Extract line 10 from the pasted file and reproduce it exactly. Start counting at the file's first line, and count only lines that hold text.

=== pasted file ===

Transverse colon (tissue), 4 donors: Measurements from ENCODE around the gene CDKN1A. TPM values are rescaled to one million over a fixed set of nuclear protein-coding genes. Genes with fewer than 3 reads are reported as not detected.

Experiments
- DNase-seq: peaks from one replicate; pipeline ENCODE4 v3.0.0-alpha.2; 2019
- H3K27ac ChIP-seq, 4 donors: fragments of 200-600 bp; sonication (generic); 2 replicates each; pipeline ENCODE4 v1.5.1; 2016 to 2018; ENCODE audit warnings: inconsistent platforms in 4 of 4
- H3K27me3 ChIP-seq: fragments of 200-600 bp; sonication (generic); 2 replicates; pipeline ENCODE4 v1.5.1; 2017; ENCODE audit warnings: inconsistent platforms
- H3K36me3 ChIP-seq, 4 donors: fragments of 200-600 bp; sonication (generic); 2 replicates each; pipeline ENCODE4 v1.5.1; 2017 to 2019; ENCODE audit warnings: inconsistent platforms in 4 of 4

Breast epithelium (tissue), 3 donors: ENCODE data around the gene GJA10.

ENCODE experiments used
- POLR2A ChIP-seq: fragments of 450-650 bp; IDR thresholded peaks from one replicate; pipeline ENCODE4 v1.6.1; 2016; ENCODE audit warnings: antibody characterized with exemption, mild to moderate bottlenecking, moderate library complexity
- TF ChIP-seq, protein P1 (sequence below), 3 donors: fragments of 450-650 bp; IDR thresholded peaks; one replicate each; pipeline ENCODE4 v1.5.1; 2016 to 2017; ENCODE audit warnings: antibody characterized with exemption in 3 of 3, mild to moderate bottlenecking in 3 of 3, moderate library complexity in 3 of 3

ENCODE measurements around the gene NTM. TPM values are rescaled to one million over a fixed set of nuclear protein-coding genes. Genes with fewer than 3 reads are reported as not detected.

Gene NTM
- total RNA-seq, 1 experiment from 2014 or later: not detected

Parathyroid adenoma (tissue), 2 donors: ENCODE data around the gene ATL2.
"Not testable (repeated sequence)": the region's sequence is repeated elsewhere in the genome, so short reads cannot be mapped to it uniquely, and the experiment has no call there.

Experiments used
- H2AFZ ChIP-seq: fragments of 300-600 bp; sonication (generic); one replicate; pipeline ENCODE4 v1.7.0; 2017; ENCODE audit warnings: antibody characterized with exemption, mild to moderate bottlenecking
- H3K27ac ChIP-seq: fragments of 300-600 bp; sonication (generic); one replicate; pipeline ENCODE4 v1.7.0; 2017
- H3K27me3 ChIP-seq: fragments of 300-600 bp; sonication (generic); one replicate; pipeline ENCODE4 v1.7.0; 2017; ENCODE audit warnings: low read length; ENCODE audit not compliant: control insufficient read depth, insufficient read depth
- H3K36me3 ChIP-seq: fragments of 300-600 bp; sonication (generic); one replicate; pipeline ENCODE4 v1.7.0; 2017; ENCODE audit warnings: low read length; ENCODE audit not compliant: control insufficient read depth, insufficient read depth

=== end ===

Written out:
- TF ChIP-seq, protein P1 (sequence below), 3 donors: fragments of 450-650 bp; IDR thresholded peaks; one replicate each; pipeline ENCODE4 v1.5.1; 2016 to 2017; ENCODE audit warnings: antibody characterized with exemption in 3 of 3, mild to moderate bottlenecking in 3 of 3, moderate library complexity in 3 of 3